On Monday 29 November, Martin Westlake, Secretary-General of the European Economic and Social Committee (EESC), delivered the seventh annual John Fitzmaurice memorial lecture, with the title ‘It’s the people, stupid!’.

A full summary of the event will appear shortly in the Germinal section of the Brussels Labour website and in the next print edition of Germinal.

In the meantime, you can read the text of the speech in the John Fitzmaurice memorial lecture section of the website, where you can find out more about the lecture.

Brussels Labour would like to thank Martin for agreeing to deliver the lecture, and also for his very generous contribution of a banner for use at future lectures (see photos below).

A selection of photos from the event is below – for more photos, visit our Flickr page.

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European political parties – the missing link

Julian Priestley, former General Secretary of the European Parliament and a good friend of Brussels Labour, has recently published a paper for the Notre Europe foundation (set up by Jacques Delors) which he has agreed to let us put online (click here to read the paper).

Titled ‘European political parties: the missing link’, its central thesis is that Europe’s political parties are failing to make the links between the institutions and the citizen. As a result they bear some of the responsibility for the anti-EU sentiments present in many member states, and these sentiments in turn hinder the development of the parties. The importance of their role in recent EU-level decisions on key posts served only to highlight the untransparent way in which they reached their positions, resulting, as Julian puts it, “in a failure to add any discernible democratic value to the process”. Continue reading European political parties – the missing link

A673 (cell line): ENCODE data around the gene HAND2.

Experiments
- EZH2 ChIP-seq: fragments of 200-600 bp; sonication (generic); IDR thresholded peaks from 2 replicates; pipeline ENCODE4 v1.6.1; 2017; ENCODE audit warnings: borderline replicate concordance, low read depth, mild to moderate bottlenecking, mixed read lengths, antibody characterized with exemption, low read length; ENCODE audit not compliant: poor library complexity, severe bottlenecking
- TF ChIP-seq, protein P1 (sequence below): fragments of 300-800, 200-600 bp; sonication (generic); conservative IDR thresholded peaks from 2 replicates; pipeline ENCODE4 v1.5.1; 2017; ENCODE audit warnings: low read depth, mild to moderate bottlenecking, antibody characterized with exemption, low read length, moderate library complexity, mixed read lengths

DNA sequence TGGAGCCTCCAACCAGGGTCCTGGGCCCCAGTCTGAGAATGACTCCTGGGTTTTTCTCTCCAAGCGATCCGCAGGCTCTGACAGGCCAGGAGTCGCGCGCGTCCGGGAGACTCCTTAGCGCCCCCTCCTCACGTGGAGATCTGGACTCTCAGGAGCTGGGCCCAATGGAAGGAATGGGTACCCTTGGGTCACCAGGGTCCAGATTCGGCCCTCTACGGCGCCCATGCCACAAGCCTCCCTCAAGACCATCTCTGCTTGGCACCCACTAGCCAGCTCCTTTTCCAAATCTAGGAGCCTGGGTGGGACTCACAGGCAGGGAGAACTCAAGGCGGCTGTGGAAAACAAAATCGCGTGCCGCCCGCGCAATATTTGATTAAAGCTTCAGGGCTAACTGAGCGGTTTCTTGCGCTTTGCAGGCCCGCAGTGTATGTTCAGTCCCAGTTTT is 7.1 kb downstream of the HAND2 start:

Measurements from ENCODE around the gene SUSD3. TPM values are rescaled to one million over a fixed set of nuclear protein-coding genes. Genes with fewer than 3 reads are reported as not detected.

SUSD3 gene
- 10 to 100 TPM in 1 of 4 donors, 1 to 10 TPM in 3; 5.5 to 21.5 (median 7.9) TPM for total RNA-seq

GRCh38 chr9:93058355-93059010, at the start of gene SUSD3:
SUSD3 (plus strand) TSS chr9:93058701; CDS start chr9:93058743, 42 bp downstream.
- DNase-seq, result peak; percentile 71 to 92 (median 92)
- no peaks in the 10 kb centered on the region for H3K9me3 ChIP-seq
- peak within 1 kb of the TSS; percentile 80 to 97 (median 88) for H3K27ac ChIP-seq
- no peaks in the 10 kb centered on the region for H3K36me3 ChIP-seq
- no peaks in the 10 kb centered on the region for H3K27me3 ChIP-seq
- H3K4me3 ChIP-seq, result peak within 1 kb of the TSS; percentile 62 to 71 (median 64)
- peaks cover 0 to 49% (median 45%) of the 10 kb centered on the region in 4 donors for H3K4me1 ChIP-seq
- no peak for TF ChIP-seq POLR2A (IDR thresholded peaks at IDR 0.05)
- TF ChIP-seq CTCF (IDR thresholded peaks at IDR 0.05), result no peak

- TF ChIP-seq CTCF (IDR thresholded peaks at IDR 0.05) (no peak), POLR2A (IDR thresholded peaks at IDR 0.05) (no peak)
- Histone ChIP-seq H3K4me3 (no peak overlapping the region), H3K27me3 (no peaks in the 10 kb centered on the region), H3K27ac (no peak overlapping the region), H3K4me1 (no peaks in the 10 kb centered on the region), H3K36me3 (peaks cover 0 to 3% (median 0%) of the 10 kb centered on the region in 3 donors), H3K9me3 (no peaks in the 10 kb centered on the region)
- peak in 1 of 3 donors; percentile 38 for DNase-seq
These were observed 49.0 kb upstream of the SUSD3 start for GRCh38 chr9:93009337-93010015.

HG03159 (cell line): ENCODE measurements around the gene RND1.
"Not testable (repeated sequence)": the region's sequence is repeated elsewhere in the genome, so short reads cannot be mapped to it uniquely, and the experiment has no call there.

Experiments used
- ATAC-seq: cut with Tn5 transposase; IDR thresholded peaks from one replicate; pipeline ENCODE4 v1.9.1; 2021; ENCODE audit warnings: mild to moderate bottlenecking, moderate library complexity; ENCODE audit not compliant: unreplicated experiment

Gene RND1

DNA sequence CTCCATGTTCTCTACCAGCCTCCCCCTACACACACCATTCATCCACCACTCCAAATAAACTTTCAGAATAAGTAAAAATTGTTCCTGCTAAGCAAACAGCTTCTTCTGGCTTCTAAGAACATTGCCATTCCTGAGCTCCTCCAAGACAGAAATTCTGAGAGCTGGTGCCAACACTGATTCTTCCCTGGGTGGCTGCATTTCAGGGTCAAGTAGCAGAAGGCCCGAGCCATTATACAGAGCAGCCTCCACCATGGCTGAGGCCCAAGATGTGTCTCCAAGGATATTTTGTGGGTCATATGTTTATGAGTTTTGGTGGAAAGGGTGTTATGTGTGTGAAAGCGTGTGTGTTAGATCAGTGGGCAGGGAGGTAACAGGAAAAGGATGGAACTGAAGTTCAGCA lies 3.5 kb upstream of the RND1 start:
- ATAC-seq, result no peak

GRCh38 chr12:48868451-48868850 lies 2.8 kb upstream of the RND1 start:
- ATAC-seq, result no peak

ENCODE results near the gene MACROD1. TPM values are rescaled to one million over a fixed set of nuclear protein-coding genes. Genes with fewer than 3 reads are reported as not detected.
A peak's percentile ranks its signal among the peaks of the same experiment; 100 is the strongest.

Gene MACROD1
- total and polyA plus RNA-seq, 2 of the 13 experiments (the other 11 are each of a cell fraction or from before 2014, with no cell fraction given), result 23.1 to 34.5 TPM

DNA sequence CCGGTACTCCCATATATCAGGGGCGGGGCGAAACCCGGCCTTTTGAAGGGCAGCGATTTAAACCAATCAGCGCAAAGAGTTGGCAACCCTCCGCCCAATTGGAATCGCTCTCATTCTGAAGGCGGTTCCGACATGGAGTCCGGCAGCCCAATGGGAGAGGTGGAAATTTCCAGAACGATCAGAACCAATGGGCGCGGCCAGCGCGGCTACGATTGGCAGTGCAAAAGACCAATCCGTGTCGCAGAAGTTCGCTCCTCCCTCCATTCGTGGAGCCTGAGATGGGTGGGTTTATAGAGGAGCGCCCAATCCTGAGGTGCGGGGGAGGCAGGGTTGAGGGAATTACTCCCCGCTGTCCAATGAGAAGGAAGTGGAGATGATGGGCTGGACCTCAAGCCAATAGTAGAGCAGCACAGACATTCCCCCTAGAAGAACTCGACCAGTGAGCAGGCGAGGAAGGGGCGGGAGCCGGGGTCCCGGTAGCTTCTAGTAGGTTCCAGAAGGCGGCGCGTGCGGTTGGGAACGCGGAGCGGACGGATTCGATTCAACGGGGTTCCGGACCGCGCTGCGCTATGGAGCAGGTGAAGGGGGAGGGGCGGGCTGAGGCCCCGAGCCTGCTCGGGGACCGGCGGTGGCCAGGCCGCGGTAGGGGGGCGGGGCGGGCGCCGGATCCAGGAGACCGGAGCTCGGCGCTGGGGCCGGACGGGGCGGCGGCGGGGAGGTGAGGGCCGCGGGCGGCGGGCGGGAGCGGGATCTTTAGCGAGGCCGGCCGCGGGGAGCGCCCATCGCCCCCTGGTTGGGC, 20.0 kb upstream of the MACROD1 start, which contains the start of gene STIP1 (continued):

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Brussels Labour quiz: thanks for your support

Intense concentration as Michael Cashman reads the questions
Intense concentration as Michael Cashman reads the questions
Over €300 raised for charity
Over €300 raised for charity

The Brussels Labour quiz, held on Wednesday 10 November, was a great success – 18 teams of four packed into The Staff to hear some fiendish questions read by Michael Cashman MEP.

The raffle raised €313 for the victims of the floods in Pakistan.

A longer write-up of the will follow on in the Germinal section, and in the next print edition of Germinal, due to be published in the new year.

Thanks again for your support!

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Brussels Labour at Party Conference

You might have thought the first Party conference after we lost power and did so badly in the general election would be a subdued affair tinged with introspection. But the atmosphere at this year’s conference was intense and energetic. Of course it had its moments of drama (especially the leadership election results on the day before conference) but none of these dented the clear sense that the Party is determined to move forward in a confident and united manner.